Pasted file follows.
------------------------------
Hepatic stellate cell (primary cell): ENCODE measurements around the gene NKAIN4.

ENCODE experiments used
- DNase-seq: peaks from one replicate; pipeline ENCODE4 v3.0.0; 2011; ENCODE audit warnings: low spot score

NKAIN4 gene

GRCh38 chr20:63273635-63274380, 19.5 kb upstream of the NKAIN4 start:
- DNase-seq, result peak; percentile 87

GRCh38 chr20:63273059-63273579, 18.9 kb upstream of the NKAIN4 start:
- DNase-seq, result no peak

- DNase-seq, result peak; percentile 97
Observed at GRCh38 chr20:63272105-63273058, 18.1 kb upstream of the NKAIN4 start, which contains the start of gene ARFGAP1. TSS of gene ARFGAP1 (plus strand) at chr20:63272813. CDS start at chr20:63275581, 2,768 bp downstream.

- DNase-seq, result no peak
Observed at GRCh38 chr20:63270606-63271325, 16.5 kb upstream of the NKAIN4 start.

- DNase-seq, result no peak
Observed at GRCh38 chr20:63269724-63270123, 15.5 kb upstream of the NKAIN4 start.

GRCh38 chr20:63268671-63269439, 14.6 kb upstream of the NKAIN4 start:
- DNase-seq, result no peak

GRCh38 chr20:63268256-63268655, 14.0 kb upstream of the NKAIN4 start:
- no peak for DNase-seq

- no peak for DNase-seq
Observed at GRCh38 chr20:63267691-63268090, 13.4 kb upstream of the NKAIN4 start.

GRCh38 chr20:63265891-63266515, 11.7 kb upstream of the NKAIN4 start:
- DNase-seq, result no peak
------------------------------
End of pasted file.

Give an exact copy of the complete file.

Hepatic stellate cell (primary cell): ENCODE measurements around the gene NKAIN4.

ENCODE experiments used
- DNase-seq: peaks from one replicate; pipeline ENCODE4 v3.0.0; 2011; ENCODE audit warnings: low spot score

NKAIN4 gene

GRCh38 chr20:63273635-63274380, 19.5 kb upstream of the NKAIN4 start:
- DNase-seq, result peak; percentile 87

GRCh38 chr20:63273059-63273579, 18.9 kb upstream of the NKAIN4 start:
- DNase-seq, result no peak

- DNase-seq, result peak; percentile 97
Observed at GRCh38 chr20:63272105-63273058, 18.1 kb upstream of the NKAIN4 start, which contains the start of gene ARFGAP1. TSS of gene ARFGAP1 (plus strand) at chr20:63272813. CDS start at chr20:63275581, 2,768 bp downstream.

- DNase-seq, result no peak
Observed at GRCh38 chr20:63270606-63271325, 16.5 kb upstream of the NKAIN4 start.

- DNase-seq, result no peak
Observed at GRCh38 chr20:63269724-63270123, 15.5 kb upstream of the NKAIN4 start.

GRCh38 chr20:63268671-63269439, 14.6 kb upstream of the NKAIN4 start:
- DNase-seq, result no peak

GRCh38 chr20:63268256-63268655, 14.0 kb upstream of the NKAIN4 start:
- no peak for DNase-seq

- no peak for DNase-seq
Observed at GRCh38 chr20:63267691-63268090, 13.4 kb upstream of the NKAIN4 start.

GRCh38 chr20:63265891-63266515, 11.7 kb upstream of the NKAIN4 start:
- DNase-seq, result no peak